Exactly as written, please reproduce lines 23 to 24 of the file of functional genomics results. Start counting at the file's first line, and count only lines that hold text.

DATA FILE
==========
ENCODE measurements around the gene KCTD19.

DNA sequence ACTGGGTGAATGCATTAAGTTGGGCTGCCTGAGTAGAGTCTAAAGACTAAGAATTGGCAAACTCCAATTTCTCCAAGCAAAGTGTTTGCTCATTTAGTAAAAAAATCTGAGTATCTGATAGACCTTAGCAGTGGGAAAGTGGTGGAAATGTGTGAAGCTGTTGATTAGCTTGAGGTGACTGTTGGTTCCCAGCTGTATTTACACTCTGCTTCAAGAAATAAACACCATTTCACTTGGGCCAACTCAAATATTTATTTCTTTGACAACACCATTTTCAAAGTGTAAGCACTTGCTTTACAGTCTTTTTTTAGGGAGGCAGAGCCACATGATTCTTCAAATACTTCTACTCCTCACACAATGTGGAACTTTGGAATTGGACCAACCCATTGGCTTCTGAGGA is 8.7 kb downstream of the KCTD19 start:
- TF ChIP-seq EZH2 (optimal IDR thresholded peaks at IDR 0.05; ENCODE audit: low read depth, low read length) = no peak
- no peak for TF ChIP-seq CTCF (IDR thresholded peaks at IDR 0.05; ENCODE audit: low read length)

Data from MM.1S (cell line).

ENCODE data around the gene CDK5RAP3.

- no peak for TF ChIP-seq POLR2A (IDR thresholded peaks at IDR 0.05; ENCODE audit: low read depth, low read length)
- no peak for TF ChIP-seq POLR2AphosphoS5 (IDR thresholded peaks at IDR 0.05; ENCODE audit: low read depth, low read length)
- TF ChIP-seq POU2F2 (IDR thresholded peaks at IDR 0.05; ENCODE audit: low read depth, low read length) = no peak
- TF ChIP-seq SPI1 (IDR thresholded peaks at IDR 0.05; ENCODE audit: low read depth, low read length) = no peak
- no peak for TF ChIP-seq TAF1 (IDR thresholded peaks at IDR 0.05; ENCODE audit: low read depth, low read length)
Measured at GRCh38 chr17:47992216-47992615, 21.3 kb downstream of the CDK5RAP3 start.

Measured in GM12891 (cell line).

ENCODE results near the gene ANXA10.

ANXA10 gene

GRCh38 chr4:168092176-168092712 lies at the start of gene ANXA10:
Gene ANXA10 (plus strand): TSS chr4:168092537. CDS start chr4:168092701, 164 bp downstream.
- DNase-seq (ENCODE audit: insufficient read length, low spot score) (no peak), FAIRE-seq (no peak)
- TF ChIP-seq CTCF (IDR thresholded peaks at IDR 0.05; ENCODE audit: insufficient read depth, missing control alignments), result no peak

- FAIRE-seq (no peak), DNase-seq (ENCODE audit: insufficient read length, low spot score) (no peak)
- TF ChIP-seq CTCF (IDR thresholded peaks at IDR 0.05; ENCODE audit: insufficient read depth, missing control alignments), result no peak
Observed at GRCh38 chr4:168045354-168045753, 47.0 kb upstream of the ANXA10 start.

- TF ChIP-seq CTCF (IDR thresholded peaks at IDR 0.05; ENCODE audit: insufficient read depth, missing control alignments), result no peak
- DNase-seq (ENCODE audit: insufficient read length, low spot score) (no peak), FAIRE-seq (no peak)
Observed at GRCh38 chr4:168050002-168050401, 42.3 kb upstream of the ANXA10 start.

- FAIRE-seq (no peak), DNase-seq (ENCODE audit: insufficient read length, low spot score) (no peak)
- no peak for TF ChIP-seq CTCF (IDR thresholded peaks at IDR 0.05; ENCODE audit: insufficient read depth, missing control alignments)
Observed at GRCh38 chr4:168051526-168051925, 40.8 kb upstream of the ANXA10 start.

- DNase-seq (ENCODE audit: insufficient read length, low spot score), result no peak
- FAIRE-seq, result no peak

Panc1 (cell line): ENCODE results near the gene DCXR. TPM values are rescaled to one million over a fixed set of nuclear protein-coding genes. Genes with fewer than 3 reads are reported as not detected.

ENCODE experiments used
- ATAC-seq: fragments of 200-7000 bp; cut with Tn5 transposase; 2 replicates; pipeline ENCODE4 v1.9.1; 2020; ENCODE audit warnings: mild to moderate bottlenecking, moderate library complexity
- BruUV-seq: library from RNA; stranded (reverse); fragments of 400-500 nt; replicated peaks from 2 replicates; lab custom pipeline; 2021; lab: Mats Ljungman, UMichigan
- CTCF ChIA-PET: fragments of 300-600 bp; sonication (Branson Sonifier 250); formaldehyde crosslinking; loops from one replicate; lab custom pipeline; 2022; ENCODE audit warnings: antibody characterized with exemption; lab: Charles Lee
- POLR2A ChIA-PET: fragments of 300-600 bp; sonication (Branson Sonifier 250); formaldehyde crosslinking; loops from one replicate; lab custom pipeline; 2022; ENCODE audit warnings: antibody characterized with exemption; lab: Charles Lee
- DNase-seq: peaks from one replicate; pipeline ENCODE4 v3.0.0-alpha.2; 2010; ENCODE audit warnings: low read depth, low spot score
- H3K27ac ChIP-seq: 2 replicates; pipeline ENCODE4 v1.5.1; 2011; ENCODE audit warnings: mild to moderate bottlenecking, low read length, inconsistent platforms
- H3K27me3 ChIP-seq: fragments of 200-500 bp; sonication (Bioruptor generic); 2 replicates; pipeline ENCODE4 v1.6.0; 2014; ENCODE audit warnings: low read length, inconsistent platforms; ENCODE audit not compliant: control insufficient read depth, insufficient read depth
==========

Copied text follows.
- TF ChIP-seq CTCF (IDR thresholded peaks at IDR 0.05; ENCODE audit: insufficient read depth, missing control alignments), result no peak
- DNase-seq (ENCODE audit: insufficient read length, low spot score) (no peak), FAIRE-seq (no peak)